American Heart Association, Stroke, 5(52), p. 1847-1850, 2021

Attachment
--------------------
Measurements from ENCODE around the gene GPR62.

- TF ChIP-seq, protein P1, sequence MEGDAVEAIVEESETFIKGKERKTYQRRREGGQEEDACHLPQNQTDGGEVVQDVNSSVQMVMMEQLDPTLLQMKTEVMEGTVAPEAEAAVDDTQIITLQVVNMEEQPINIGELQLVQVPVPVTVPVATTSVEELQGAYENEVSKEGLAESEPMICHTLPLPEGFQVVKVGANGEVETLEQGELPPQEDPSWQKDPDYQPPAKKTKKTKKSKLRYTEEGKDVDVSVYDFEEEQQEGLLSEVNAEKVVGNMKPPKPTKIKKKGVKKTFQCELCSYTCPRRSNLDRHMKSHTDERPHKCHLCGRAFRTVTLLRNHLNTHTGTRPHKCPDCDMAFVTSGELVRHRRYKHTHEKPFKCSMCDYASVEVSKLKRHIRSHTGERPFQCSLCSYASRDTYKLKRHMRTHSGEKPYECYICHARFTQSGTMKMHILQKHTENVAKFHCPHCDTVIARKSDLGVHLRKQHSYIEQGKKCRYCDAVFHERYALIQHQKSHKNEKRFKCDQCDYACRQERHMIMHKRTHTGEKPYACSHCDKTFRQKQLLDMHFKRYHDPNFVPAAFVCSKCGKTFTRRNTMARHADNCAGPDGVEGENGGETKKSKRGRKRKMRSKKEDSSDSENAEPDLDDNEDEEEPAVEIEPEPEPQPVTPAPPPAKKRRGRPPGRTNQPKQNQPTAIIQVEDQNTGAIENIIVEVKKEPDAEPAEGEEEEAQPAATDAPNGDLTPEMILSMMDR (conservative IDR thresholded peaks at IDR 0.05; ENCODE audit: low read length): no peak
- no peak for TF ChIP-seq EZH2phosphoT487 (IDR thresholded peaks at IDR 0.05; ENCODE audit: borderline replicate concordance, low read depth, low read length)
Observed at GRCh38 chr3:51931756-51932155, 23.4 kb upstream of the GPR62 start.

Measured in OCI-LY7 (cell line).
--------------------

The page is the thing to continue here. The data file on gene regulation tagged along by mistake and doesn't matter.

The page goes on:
Background and Purpose: Fast infarct progression in acute ischemic stroke has a severe impact on patient prognosis and benefit of endovascular thrombectomy. In this post hoc analysis of the ESCAPE trial (Endovascular Treatment for Small Core and Proximal Occlusion Ischemic Stroke), we identified acute ischemic stroke patients with rapid infarct growth and investigated their baseline clinical and imaging characteristics. Methods: Control arm patients were included if they had follow-up imaging at 2-8 hours without substantial recanalization, and if their baseline Alberta Stroke Program Early CT Score was ≥9. Fast infarct progression was defined as Alberta Stroke Program Early CT Score decay ≥3 points from baseline to 2- to 8-hour follow-up imaging. Clinical and imaging baseline characteristics were compared between fast progressors and other patients, and occlusion site and collateral flow patterns were assessed in detail. Results: Fast infarct progression occurred in 15 of 43 included patients (34.9%). Fast progressors had worse collaterals (poor in 3/15 [20%] versus 0/28 patients, P =0.021) and more carotid-T or -L occlusions (8/15 [53.4%] versus 3/28[10.7%], P =0.021). In 8 out of 15 (53.3%), occlusion site and circle of Willis configuration prevented collateral flow via the anterior or posterior cerebral artery. Conclusions: Most patients with fast infarct progression had terminal carotid occlusions and impaired collateral flow via the anterior or posterior cerebral artery, indicating that occlusion location and intracranial vascular anatomy are relevant for infarct progression.